Why do brands have to guess what I want to buy? What if I could just tell them exactly what I want to wear?
Meet Choosy, an on-demand fashion start-up that leverages machine learning, a team of “Style Scouts”, and crowd-sourced product development to design and produce its direct-to-consumer clothing line. By hashtagging #GetChoosy, Choosy’s users indicate what styles they like. Choosy’s machine learning algorithm and “Style Scout” team then parse this user-generated data and design a product line to be sold on GetChoosy.com. Choosy’s agile supply chain then produces inventory just-in-time (i.e., once an order is placed) and delivers it in ~2 weeks.
Why is this important?
When it comes to product development, retailers have two Critical Tasks:
Critical Task #1: Predict which styles consumers want to buy
Critical Task #2: Predict how many they want to buy
Failure to deliver on these Critical Tasks results in unsold inventory, which has become a burden to retailers. Unsold inventory results in higher discounts, squeezed margins, inventory holding/disposal costs, and higher COGS. The fashion giant H&M was reportedly sitting on $4.3BN of unsold inventory in March 2018.
The fast-fashion retailer, Zara, tried to fix this problem by building a vertically-integrated supply chain, which allowed it to copy and deliver styles directly from the runways to its stores in a matter of weeks. As a result, Zara remained in closer touch with fast-changing consumer trends and it has since benefited from “more frequent shopper visits to stores, fewer sales on markdowns and faster cash conversion cycles” than its competitors with longer production lead times. However, Zara still has to guess which high-fashion styles consumers want and then guess how many they plan to buy, leaving room for waste.
How is Choosy solving this?
Choosy not only takes Zara’s model a step further in multiple ways, but it also recognizes that Critical Task #2 is highly dependent on Critical Task #1. In Critical Task #2, Choosy applied just-in-time production process to Zara’s vertically-integrated supply chain, reducing the amount of guesswork they have to do in forecasting customer demand. However, where Choosy’s true magic happens is around Critical Task #1, where they put the power of product selection in the hands of their users. Instead of relying on in-house designers to create a product line like Zara does, Choosy curates a product line directly based on what their customers chose, reducing the need to predict which styles customers want to buy.
Once Choosy gets this data from consumers, it applies its machine learning algorithm and its team of Style Scouts to curate the final collection. In the near future, Choosy will invest in their machine learning capabilities to decrease their reliance on these Style Scouts, parse customer input data faster and release styles sooner. The closer Choosy can come to an Unsupervised Learning Algorithm, the more sustainable their cost structure will become.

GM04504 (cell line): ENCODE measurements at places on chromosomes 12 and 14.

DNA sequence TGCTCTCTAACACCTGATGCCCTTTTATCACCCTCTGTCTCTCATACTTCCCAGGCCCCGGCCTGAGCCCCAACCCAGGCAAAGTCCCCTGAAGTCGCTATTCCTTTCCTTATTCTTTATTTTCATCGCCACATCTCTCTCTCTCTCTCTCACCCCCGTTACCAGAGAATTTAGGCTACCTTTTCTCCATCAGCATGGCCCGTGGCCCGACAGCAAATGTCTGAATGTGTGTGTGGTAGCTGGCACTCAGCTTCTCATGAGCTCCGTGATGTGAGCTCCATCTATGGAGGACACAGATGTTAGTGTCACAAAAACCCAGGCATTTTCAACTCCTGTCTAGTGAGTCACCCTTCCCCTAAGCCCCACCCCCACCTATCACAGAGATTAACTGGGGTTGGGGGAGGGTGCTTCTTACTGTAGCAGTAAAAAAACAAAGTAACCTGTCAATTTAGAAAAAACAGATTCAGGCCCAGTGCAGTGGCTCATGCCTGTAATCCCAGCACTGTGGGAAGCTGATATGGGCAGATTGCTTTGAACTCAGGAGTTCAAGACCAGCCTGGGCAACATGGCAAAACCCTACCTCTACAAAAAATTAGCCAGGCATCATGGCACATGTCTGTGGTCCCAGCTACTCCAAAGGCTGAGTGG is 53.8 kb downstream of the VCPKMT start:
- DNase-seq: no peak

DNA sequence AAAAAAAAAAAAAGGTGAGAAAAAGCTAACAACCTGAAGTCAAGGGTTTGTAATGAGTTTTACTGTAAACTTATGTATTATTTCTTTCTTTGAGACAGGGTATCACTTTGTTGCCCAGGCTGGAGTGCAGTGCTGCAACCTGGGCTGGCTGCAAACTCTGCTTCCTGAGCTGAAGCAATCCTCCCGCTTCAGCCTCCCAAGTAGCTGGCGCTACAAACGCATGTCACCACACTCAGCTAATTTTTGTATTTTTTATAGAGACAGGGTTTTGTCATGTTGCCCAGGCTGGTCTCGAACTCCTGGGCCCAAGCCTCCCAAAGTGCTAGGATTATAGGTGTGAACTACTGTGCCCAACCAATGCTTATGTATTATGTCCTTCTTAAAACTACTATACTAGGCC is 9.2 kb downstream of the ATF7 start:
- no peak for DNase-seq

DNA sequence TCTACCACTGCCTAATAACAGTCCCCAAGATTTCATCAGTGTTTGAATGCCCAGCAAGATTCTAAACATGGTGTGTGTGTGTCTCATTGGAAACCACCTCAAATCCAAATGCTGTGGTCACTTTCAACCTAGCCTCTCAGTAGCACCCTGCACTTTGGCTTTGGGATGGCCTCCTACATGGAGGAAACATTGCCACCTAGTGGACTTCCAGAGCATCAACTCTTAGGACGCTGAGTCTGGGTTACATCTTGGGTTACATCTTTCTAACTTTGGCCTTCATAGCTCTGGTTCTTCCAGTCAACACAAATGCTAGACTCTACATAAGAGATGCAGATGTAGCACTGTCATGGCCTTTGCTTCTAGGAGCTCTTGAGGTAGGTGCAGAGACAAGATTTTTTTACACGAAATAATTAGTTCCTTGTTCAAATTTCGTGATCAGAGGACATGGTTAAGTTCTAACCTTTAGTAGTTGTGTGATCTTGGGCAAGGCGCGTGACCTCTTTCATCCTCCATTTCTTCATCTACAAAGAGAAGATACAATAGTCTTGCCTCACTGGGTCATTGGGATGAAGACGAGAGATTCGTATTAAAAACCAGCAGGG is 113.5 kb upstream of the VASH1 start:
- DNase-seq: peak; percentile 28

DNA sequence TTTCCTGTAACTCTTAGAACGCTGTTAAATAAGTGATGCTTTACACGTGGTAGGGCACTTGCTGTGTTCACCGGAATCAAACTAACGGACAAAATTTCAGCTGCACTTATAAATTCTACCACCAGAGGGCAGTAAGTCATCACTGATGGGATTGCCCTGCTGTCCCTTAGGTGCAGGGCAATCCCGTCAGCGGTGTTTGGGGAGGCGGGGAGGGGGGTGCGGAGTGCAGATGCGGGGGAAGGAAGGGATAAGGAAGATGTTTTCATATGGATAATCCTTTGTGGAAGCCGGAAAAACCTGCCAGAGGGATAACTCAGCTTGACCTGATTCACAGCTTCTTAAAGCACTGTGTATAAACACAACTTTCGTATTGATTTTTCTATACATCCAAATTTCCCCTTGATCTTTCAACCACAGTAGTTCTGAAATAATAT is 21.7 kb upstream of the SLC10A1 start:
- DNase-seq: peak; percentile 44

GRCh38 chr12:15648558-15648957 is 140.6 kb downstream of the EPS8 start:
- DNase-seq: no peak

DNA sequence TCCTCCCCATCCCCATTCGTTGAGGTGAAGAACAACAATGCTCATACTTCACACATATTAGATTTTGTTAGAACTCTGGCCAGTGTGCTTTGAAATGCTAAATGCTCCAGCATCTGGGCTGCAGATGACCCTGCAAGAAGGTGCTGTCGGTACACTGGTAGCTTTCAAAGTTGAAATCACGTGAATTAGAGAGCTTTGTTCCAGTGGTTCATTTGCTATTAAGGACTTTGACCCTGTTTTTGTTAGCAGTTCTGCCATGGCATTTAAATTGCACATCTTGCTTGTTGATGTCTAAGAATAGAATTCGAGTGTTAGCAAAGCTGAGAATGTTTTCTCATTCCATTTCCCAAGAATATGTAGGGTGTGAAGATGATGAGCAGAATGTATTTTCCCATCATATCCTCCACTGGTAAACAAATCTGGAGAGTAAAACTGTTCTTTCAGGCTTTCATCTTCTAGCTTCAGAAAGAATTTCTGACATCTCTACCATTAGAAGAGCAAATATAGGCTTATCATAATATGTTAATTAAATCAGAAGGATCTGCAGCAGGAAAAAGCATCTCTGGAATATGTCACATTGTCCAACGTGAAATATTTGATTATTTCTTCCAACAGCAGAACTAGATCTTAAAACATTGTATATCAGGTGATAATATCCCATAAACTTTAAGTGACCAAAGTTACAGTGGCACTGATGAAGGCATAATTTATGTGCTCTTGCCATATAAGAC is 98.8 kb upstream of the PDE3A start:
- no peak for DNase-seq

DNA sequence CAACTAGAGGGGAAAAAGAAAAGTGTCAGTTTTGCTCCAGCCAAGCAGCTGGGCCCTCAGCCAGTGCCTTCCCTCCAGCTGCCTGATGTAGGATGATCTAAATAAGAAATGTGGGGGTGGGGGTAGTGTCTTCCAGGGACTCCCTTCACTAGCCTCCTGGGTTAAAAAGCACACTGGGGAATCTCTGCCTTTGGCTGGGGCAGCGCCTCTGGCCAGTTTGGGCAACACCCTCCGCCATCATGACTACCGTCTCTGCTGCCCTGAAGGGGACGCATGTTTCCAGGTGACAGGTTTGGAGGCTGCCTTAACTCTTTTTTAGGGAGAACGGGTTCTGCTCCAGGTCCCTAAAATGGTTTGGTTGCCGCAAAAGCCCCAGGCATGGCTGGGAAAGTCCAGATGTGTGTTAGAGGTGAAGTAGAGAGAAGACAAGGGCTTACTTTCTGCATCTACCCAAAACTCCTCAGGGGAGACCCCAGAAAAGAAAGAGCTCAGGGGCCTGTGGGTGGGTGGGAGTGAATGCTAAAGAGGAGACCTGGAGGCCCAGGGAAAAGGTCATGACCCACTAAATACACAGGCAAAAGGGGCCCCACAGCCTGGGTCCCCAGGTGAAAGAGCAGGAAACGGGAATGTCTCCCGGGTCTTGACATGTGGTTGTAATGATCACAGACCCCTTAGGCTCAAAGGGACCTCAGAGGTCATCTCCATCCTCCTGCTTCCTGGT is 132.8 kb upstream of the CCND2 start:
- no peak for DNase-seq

There may, however, be an even greater opportunity in Choosy relinquishing even more control over product selection. Choosy is still an Integrator Platform that sits between the “External Innovators” and the “Customers”, where Choosy still plays a role in picking what styles to make. My recommendation would be to transition to a Two-Sided Platform model (e.g., Kickstarter), where users can directly interact with each other. In this model, users can post styles they have seen, and other users can pre-order them. Once a product hits a predetermined threshold set by Choosy, Choosy could help produce them. This model still allows Choosy to leverage its just-in-time production process but would decrease the burden on Choosy to decide which final set of products to make. Choosy can instead focus on optimizing its vertically-integrated supply chain and building an online portal and digital product that is simple and easy to use.
Figure 2. Integrator Platform = Choosy today vs. Two-sided Platform = Choosy tomorrow
Regardless of this business model decision, Choosy needs to invest in building a data- and product-focused culture to attract high-caliber technical talent. From experience, a fashion/lifestyle start-up typically has more difficulty recruiting engineering/data talent than a traditional software start-up simply due to its industry. It becomes even more challenging if you do not invest in building a culture that prioritizes technology, data and analytics from the start.
Looking ahead, I am curious about Choosy’s customer experience (i.e., the trade-off between digital-only and brick-and-mortar). Many direct-to-consumer digital-only players have since built retail footprints (e.g., Warby Parker), which leads me to believe consumers have an enduring desire to experience brands in-person before purchase. Will Choosy buck the trend and skip brick-and-mortar, or can they create a retail concept that allows them to maintain their just-in-time, consumer-driven product development process? What could a retail concept like this look like?
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 Vicky M. Young, “Choosy Secures $5.4 Million Seed Round.” Women’s Wear Daily, May 15, 2018, https://wwd.com/business-news/financial/choosy-secures-5-4-million-seed-round-1202673309/, accessed November 2018.
 Choosy FAQ, from Choosy Website, www.getchoosy.com, accessed November 2018.
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 Elizabeth Paton, “H&M, a Fashion Giant, Has a Problem: $4.3 Billion in Unsold Clothes.” NY Times, March 27, 2018, https://www.nytimes.com/2018/03/27/business/hm-clothes-stock-sales.html, accessed November 2018.
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 Willy Shih, “Building Watson: Not So Elementary, My Dear! (Abridged)” HBS No. 9-616-025 (Boston: Harvard Business School Publishing, 2016), p. 16.
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